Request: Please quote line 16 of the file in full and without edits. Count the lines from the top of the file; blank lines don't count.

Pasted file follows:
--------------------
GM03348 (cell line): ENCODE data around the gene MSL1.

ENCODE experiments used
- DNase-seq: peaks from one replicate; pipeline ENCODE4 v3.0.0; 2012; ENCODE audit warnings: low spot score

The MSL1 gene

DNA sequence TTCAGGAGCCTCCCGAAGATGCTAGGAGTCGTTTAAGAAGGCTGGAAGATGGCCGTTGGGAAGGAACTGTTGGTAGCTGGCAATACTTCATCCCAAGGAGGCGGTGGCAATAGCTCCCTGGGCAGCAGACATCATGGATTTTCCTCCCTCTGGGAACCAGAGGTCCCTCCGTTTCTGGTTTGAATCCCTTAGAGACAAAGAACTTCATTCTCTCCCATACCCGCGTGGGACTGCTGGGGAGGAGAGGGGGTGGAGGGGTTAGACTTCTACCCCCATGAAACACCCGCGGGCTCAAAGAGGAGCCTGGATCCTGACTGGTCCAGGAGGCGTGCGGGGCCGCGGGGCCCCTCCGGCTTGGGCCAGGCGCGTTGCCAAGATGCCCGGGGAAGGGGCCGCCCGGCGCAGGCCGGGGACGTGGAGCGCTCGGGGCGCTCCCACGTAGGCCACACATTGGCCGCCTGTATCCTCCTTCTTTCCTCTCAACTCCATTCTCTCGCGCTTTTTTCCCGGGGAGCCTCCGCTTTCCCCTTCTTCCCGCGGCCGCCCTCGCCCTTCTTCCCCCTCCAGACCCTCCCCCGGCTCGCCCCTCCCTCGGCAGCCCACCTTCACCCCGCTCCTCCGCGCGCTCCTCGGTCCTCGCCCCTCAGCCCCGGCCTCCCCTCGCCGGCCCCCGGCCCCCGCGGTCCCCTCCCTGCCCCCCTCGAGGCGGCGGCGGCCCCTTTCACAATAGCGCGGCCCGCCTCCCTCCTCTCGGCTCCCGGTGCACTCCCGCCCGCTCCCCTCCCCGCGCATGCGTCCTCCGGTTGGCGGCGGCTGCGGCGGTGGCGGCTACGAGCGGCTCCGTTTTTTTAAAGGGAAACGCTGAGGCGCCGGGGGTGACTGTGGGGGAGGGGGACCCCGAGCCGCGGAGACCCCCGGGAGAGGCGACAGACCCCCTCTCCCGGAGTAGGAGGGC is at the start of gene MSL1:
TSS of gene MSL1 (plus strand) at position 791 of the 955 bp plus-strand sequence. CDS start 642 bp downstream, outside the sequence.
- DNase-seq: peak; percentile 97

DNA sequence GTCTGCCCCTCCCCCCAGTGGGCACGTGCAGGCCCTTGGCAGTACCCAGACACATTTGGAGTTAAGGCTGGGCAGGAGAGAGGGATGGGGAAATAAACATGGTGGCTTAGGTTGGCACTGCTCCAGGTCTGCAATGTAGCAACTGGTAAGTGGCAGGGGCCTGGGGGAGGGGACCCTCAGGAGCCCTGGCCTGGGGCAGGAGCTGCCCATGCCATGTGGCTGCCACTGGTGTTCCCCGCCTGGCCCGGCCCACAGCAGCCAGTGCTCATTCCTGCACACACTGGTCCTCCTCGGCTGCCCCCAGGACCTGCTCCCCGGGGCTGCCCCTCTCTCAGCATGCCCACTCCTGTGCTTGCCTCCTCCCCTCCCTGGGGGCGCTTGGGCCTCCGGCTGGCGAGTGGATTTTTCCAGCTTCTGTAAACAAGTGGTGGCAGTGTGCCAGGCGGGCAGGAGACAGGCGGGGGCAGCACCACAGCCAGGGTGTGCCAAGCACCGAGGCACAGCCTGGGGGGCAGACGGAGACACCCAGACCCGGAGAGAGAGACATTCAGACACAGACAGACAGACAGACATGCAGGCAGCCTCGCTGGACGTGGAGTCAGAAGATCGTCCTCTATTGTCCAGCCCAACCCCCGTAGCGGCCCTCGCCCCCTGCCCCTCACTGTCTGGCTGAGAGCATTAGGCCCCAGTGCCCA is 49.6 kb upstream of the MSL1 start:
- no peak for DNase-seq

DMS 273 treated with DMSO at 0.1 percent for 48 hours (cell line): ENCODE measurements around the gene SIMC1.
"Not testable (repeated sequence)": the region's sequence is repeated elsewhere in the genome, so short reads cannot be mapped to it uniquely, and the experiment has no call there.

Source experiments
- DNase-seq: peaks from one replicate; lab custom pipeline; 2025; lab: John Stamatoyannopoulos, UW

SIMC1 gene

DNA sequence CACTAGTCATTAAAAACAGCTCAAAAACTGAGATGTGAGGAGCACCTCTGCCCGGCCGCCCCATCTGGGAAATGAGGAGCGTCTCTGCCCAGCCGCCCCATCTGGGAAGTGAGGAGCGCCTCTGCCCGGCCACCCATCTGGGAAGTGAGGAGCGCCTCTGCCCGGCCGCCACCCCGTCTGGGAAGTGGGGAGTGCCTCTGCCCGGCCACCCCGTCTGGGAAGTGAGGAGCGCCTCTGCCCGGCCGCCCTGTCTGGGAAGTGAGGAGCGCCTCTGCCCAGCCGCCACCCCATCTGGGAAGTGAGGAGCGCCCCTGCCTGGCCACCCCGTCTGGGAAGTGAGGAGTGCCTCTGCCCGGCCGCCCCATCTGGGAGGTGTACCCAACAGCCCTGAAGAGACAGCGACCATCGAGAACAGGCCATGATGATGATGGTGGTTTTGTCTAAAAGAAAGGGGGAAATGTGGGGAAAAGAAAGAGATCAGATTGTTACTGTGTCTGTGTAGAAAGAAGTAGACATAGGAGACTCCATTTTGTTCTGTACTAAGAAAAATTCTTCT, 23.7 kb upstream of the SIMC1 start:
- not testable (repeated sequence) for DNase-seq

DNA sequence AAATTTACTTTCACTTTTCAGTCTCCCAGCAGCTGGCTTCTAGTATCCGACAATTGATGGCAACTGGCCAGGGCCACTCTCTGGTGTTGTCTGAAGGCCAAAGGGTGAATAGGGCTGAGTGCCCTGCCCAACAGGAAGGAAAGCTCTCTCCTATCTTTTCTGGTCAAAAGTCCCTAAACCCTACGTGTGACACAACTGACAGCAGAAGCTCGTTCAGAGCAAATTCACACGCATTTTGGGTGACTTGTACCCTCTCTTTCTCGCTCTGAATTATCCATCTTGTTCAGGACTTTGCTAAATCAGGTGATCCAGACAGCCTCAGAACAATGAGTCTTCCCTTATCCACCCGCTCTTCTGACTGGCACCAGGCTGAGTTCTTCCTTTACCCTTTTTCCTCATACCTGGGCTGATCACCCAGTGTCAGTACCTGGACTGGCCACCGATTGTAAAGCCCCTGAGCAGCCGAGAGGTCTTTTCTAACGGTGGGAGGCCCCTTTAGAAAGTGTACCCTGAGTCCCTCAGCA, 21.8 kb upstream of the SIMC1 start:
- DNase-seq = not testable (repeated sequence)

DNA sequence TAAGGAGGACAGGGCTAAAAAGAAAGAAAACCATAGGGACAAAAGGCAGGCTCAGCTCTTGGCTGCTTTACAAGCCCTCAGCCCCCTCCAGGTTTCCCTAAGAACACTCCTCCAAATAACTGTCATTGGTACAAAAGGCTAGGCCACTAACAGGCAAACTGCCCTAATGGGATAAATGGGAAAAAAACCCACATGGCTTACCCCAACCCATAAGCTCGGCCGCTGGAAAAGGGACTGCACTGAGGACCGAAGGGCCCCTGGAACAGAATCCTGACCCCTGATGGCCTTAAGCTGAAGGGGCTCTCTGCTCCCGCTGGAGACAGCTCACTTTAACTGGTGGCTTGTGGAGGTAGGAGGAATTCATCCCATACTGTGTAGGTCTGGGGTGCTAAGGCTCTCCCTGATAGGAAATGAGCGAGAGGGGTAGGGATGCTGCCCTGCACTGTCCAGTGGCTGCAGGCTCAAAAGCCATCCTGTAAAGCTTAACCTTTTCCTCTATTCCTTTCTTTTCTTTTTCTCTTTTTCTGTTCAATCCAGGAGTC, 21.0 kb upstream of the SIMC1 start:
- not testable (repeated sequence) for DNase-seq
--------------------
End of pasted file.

- not testable (repeated sequence) for DNase-seq